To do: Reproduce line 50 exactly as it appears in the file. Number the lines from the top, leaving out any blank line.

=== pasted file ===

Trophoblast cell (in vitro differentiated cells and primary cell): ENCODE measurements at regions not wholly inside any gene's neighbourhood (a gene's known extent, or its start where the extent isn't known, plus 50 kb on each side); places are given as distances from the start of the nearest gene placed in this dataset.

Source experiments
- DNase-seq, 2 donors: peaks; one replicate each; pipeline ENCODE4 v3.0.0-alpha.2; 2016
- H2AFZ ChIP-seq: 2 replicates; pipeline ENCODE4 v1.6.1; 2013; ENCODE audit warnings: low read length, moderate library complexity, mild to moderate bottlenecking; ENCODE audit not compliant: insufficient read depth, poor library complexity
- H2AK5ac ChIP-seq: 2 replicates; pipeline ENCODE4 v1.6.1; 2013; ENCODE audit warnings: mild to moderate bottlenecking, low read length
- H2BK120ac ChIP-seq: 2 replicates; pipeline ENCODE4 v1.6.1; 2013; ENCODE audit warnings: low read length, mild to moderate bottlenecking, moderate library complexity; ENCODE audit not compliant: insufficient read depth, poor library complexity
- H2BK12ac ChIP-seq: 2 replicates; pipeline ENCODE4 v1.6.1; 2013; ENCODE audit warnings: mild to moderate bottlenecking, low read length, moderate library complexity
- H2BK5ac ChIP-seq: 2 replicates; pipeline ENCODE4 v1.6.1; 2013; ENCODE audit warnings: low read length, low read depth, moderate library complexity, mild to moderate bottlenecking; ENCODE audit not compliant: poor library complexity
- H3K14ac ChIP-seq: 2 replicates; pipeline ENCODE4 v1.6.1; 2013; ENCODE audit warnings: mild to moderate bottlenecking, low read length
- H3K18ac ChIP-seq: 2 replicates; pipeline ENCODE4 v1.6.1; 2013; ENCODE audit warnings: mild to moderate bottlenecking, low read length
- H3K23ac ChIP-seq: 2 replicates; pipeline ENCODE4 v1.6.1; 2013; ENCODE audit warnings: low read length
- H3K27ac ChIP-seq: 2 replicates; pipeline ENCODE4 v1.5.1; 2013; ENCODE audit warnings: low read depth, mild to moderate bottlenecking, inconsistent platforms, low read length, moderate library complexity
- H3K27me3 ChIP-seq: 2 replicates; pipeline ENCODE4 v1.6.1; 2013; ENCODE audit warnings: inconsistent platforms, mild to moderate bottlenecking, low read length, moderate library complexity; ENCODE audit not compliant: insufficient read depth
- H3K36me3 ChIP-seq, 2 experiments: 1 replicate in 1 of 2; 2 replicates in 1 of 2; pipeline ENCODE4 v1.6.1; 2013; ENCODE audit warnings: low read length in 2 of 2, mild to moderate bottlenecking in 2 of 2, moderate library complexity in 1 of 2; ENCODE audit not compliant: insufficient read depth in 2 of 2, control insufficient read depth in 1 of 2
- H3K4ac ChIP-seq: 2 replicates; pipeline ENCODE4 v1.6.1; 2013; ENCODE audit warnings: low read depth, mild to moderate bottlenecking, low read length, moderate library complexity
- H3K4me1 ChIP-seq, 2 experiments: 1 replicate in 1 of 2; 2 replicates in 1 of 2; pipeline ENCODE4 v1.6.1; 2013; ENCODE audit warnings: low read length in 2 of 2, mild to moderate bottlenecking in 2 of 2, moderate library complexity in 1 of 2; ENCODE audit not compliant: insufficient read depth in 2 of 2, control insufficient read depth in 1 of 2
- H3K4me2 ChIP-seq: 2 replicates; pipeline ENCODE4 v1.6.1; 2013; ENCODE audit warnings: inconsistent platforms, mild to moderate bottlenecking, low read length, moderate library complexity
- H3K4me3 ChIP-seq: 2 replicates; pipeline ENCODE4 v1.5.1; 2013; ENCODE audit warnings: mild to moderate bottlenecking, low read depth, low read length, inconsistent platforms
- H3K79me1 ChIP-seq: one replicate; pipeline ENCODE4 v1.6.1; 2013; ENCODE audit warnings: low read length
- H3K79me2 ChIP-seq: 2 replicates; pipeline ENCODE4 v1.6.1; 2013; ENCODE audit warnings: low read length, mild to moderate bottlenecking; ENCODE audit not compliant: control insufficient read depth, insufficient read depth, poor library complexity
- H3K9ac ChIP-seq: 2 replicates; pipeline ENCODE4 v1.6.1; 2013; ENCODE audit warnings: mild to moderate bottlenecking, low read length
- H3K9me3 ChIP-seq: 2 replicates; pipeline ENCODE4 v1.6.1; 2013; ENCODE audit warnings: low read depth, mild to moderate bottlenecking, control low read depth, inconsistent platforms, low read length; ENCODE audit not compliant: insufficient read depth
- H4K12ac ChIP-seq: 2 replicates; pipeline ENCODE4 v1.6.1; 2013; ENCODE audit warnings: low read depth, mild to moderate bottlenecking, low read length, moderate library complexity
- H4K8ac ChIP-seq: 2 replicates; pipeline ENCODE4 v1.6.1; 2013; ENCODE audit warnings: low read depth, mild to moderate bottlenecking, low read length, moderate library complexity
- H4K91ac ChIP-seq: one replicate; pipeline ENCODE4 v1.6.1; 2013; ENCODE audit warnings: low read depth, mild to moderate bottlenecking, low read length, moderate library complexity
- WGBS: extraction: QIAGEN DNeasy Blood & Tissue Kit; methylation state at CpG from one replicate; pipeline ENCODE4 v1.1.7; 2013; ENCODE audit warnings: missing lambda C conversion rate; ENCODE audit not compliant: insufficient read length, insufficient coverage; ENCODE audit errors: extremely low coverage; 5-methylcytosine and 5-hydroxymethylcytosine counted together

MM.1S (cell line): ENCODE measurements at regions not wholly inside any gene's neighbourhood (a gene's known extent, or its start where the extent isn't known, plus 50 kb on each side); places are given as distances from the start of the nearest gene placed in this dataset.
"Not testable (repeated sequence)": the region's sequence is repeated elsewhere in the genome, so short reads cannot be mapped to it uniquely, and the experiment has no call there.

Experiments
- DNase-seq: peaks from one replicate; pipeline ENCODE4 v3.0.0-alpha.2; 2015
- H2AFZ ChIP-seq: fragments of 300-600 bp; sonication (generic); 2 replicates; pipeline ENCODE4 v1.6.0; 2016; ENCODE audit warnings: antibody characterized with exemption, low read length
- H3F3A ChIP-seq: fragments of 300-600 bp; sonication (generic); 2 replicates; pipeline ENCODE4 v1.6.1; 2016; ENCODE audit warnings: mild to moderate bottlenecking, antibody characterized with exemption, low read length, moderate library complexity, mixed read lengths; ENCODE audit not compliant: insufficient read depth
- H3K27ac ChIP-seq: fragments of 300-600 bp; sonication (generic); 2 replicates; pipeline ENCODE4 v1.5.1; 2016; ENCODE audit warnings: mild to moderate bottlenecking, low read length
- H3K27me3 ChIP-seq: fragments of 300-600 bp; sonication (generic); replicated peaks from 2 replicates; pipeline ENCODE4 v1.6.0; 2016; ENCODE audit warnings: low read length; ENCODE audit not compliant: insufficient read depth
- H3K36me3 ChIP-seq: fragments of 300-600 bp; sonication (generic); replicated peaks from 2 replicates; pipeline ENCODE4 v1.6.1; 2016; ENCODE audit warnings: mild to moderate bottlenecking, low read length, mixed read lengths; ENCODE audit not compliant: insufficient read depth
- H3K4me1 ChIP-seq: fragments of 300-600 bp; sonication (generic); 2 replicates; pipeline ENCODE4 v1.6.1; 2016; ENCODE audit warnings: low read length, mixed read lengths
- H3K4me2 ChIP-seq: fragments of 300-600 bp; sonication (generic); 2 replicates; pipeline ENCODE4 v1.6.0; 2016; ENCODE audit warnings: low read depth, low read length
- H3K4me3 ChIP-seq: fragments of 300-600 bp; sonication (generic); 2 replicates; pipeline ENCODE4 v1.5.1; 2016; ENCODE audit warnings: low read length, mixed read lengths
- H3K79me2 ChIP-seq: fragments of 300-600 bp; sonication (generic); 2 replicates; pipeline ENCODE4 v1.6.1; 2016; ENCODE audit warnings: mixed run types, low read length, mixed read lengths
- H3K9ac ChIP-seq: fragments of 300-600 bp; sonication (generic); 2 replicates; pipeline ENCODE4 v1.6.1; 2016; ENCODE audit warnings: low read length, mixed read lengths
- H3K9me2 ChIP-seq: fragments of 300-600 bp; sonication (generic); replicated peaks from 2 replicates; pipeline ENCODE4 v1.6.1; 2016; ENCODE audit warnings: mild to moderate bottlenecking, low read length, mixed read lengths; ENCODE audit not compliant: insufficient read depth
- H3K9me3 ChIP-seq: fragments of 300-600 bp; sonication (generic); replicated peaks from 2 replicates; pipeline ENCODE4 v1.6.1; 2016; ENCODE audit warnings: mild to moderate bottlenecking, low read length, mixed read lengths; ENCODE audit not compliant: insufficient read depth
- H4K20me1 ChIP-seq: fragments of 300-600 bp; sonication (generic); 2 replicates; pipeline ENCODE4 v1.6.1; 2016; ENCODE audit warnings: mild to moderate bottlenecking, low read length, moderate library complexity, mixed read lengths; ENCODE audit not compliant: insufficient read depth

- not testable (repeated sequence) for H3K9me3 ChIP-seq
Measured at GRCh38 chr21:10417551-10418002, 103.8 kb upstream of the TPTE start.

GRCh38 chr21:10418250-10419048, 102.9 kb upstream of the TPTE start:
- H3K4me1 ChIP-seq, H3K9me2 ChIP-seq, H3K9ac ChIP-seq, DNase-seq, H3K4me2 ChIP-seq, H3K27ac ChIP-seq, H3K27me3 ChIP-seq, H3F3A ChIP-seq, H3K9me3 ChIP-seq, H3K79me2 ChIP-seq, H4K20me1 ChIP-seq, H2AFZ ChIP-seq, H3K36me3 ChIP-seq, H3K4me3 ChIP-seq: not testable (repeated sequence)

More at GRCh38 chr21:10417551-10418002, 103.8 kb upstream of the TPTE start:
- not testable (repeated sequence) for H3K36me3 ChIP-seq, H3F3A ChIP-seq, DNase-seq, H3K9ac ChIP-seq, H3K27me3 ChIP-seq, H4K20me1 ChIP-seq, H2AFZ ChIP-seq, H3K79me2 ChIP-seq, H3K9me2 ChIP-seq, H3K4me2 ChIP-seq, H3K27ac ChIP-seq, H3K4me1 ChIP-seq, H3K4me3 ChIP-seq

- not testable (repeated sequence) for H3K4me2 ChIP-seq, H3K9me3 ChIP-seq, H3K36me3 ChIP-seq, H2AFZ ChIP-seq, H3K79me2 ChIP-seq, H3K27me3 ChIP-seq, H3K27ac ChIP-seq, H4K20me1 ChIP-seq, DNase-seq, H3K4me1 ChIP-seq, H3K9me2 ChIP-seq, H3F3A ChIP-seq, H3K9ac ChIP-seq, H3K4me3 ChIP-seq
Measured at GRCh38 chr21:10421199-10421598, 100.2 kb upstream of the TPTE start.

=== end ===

- not testable (repeated sequence) for H3K4me2 ChIP-seq, H3K9me3 ChIP-seq, H3K36me3 ChIP-seq, H2AFZ ChIP-seq, H3K79me2 ChIP-seq, H3K27me3 ChIP-seq, H3K27ac ChIP-seq, H4K20me1 ChIP-seq, DNase-seq, H3K4me1 ChIP-seq, H3K9me2 ChIP-seq, H3F3A ChIP-seq, H3K9ac ChIP-seq, H3K4me3 ChIP-seq